Edition 14 Use of PEST analysis at UNISON

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This external influences case study focuses on the issues faced by migrant workers in the UK.

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Introduction

UNISON is Britain and Europe's biggest public sector trade union, representing more than 1.3 million members working in public services. Job roles they represent in the public sector include, for example:

  • librarians
  • Human Resources, IT and finance workers
  • teaching assistants and early years nursery staff
  • secretaries
  • cleaners, caretakers and school meals supervisors
  • care workers, social workers and nurses.

UNISON campaigns on a variety of issues relevant to its members. Currently, it is running the Migrant Workers Participation Project. This campaign focuses on the issues faced by migrant workers in the UK. Migrant workers are employees who have moved from overseas to the UK to find work. They form an important and growing part of the workforce in both the private sector and public sector.

These workers are at particular risk of being exploited in the workplace. This may be due to lack of knowledge of their rights, their limited command of the English language and the fact that they are often reluctant to complain about their treatment by employers. They may also be exploited because of racist attitudes. UNISON believes that the best way of preventing exploitation is through trade union representation in the workplace. One of the objectives of the current UNISON campaign is to increase the number of migrant workers who are part of the union.

When making decisions, a business needs to take account of internal and external factors:

  • Internal factors are ones that are within its control. Examples include how many staff the business employs, the number of machines it uses and how much money owners choose to invest in the business.
  • External factors are those that are outside of its control. These may be direct or indirect influences. Direct influences include suppliers, customers and competitors. Indirect influences include legislation, the economy or technology.

These external influences are summarised by the mnemonic PEST. This stands for Political, Economic, Social and Technological influences.

UNISON looks at a range of issues to assess the external factors it needs to take account of when considering the needs of its members. UNISON considered these factors when setting its aims and objectivesfor protecting the rights of migrant workers. An understanding of many external factors helped it to decide which strategies and tactics were best for achieving these objectives.

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Political factors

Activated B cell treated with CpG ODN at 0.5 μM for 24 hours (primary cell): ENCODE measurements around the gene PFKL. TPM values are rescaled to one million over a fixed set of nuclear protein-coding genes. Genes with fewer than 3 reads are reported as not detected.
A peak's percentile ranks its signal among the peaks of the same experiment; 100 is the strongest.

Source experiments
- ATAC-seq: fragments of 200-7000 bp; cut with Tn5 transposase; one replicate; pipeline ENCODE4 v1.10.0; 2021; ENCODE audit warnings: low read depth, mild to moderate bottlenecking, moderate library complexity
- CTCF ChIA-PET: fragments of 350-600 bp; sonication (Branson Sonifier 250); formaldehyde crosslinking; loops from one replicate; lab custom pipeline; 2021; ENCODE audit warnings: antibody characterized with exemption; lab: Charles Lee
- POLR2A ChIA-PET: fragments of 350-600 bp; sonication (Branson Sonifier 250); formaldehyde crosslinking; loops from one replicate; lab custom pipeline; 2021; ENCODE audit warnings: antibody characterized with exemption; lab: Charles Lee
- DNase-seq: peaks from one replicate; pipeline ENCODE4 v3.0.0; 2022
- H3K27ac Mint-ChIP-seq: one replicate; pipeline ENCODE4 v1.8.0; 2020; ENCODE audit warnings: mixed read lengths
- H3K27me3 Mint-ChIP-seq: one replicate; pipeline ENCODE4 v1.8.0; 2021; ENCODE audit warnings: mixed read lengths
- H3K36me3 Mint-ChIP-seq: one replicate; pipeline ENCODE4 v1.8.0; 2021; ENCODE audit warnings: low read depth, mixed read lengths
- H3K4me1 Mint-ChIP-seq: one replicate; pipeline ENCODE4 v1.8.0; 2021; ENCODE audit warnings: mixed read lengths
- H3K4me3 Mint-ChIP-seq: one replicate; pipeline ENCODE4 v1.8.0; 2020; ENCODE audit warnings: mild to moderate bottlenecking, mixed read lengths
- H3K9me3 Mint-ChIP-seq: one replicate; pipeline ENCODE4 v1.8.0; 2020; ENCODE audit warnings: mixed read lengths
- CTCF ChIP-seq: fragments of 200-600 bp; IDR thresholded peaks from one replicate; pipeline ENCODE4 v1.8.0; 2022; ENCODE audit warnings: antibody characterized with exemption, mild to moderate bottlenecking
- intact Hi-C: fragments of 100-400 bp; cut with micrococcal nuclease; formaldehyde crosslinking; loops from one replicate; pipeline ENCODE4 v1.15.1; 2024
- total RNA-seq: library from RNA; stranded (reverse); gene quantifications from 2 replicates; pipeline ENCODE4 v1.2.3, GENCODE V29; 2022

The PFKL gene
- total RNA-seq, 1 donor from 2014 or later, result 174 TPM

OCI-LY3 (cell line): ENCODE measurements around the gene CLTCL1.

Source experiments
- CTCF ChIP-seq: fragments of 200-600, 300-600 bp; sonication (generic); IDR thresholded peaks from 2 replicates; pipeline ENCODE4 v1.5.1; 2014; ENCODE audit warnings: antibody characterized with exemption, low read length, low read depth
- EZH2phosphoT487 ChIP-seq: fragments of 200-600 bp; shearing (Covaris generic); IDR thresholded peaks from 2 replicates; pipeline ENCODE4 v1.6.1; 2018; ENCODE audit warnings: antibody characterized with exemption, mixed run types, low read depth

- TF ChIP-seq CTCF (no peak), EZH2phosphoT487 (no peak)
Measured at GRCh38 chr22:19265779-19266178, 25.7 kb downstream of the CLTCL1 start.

Political factors include government policies, legislation and foreign influences, particularly from the European Union (EU). Several political factors surround the issue of immigration. Legislation on immigration comes both from the UK government and from the EU. For example, workers from all EU countries, except Romania and Bulgaria, have the right to live and work in the UK. Since the expansion of the EU in 2004, around 700,000 Polish workers have registered to work in the UK, boosting the UK workforce, enabling the economy to expand.

Immigration is an emotive issue, which often generates sensational headlines in tabloid newspapers. These include allegations that migrant workers 'take' British jobs or that they 'undercut' pay levels, working for less than British workers. The data available does not support these allegations. UNISON believes that if migrant workers are part of a trade union membership and can benefit from properly negotiated pay rates, this type of misinformation will not arise.

As part of its campaign, UNISON aims to dispel the negative views on migration. Migrant workers play an extremely important role in providing many needed services. This provision would not be possible without migrant workers. Government statistics prove that the overall effects of net migration into the UK have been positive for UK businesses and the economy.

In areas of high migrant populations, there are greater pressures due to, for example, insufficient housing and health provision. The migrant workers population is not evenly spread across the UK - the majority of migrants are in London and the South East, according to government statistics.

In addition, because of the short-term nature of much of the work, the pattern of migrant workers is not easy to track. Government and local authorities need to be able to invest in services sufficiently quickly to meet the demand. It is important to understand that the same pressures on services would occur if large numbers of UK workers suddenly moved to an area.

One of the most important political factors in UNISON's external environment is employment legislation. UNISON aims to ensure that these laws meet the needs of workers by lobbying the government when it feels the law needs changing. In a recent report, the Trade Union Congress (TUC) found that many employers were ignoring employment law. Some companies were not paying their workers the minimum wage, while others forced workers to work longer than legally permitted under the working time directive. It can be very difficult for migrant workers to get legal advice when they have problems at work. This is partly due to language barriers. Many also fear losing their jobs if they complain.

Like other low-paid workers, they rely on legal advice, paid for by the government through legal aid. Reduced funding for legal aid and for immigration advice in particular has resulted in fewer solicitors taking on legal aid cases. Many migrant workers seeking help have been turned away. As a result, UNISON has put in place legal advice and information services to help migrant workers understand their rights.

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Economic factors

Most migrants come to the UK from countries that are less economically developed. They can earn a better wage in the UK than in their home country. For example, the average monthly salary in the UK in 2007 was almost £2,500 whereas in Poland it was £500. This difference in wages allows the migrants to enjoy an improved standard of living. The migrant workers are also able to send money back to their families who remain in their home countries.

However, as well as the economic benefits migrant workers receive themselves, they are also an important part of the UK economy, both in public and private sectors. According to government figures, the working output of new migration adds 0.5% to the country's Gross Domestic Product (GDP). In 2006, this was equivalent to adding an extra £6 billion to the economy.